Okay just for the record: the idea that the rest of Britain would have to stop using the Union Jack if Scotland separated is just silly. Flags aren’t like automatically updated by a computer whenever the size of the country changes. If the people of the United Kingdom want to keep their flag they are entitled to do so, protestations of the deputy chairman of the parliamentary flags and heraldry committee notwithstanding.

    If you want to see this principle in action, look to the dissolution of Czechoslovakia. Before the split the Czechs and Slovaks had both agreed that neither would use the old Czechoslovakian flag, but then the Czech Republic decided to keep the old flag anyway and there was nothing Slovakia could do about it. Or look at the Comoros. They have a star and a stripe on their flag representing Mayotte, an island which has never even been a part of their country.

    Bottom line: if Scotland declares independence, the UK will be allowed to keep St Andrew’s Cross on their flag, just like Newfoundland was allowed to keep using the Union Jack after it became a Canadian province and New Zealand was allowed to keep the Union Jack on its flag after it became fully independent. So don’t worry about it.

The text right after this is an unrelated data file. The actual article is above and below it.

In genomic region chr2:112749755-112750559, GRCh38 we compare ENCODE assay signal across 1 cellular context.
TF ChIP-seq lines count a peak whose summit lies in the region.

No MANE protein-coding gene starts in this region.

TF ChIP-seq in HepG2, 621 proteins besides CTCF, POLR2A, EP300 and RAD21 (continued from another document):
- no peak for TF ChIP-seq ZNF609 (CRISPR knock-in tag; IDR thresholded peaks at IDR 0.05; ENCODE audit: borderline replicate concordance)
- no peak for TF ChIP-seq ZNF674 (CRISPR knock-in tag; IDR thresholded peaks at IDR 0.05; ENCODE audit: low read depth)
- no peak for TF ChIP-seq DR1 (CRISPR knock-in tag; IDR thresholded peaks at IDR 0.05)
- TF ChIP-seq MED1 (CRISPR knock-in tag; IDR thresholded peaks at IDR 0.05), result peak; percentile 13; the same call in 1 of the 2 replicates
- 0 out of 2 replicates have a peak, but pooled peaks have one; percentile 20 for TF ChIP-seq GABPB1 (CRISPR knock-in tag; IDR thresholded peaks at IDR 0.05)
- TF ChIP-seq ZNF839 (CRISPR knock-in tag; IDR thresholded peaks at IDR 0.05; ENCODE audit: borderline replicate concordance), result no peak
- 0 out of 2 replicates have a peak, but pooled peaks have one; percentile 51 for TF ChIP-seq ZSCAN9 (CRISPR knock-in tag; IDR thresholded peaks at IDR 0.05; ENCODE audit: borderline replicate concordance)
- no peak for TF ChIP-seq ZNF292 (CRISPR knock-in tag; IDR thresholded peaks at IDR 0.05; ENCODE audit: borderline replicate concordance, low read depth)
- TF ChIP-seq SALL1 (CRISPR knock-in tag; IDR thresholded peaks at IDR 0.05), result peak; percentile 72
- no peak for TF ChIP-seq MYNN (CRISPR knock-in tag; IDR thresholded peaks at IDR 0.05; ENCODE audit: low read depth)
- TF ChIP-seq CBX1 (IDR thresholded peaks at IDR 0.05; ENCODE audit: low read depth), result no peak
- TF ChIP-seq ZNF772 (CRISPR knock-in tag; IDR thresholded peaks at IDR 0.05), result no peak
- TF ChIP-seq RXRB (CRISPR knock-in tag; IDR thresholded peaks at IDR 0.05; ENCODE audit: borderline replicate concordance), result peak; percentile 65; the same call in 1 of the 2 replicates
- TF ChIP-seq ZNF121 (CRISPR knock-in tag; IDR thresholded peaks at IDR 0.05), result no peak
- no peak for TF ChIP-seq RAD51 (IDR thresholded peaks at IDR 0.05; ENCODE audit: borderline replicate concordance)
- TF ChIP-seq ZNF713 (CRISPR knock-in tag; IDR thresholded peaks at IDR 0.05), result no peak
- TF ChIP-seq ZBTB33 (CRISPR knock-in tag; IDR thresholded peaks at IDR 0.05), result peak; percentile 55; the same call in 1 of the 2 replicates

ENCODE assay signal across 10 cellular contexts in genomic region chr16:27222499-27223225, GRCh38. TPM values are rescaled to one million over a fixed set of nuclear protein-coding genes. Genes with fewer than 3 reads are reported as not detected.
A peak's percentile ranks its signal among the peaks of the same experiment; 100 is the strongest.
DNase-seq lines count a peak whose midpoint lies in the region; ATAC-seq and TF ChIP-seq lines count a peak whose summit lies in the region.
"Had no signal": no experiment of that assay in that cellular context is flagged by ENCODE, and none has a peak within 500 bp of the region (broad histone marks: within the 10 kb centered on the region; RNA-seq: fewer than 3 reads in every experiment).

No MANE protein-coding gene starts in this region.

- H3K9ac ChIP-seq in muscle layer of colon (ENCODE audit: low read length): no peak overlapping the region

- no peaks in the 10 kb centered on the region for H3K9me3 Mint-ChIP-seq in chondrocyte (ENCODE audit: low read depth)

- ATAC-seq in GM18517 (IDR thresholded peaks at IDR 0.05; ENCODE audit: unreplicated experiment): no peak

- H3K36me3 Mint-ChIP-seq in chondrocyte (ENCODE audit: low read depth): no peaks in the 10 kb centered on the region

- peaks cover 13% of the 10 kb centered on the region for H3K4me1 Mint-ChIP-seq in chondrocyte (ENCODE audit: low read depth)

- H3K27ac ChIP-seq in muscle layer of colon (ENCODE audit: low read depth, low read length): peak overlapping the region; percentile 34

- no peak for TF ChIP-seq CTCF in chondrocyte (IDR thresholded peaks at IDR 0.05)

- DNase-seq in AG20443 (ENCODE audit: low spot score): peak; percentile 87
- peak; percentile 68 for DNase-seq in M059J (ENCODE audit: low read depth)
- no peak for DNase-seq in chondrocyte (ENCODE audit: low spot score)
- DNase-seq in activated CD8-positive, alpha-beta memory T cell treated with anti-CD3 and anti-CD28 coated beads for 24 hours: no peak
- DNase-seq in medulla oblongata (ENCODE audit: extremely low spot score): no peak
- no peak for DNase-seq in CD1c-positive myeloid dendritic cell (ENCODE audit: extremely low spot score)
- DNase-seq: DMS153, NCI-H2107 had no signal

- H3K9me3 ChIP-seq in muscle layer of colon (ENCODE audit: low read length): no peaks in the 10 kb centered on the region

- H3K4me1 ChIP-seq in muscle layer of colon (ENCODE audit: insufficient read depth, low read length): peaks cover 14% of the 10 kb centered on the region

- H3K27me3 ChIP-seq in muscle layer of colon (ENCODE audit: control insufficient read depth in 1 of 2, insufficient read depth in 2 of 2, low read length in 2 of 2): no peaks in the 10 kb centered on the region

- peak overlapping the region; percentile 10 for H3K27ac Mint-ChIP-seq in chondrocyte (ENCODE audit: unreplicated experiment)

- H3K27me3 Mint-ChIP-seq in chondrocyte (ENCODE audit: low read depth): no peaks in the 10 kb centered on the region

6. Central America, 1825-1838

    September 15 is Independence Day in Guatemala, Honduras, El Salvador, Nicaragua, and Costa Rica. And if you’ve ever wondered why all those countries have such similar looking flags, it’s because they were all once part of the same country. The Federal Republic of Central America only lasted for 15 years, but all five successor states kept using the blue-white-blue tricolour. 

    There were tweaks of course, but they were usually minimal. El Salvador and Nicaragua’s flags are nearly indistinguishable from each other and from the original flag. They both even still say “America Central” on them. Meanwhile Honduras literally just kept flying the old Central American flag for another 30 years. Today Costa Rica’s is the most different; they added a big red stripe during the Revolutions of 1848.

    (designer: Louis-Michel Aury)

  7. South Uist

    South Uist is one of the Outer Hebrides, also known as the Western Isles. The Isles themselves don’t have a flag, but it’s been suggested that the South Uist flag could be adopted by the whole chain. The Shetland and Orkney islands already have offset cross flags to pay tribute to their Nordic heritage.

  8. Talysh National Movement

    The Talysh people are an Iranian-speaking group that lives around the border of Azerbaijan and Iran. Like the Tajiks over in central Asia, they use the Iranian red-white-green colours on their national flag.

  9. Portland, since 2002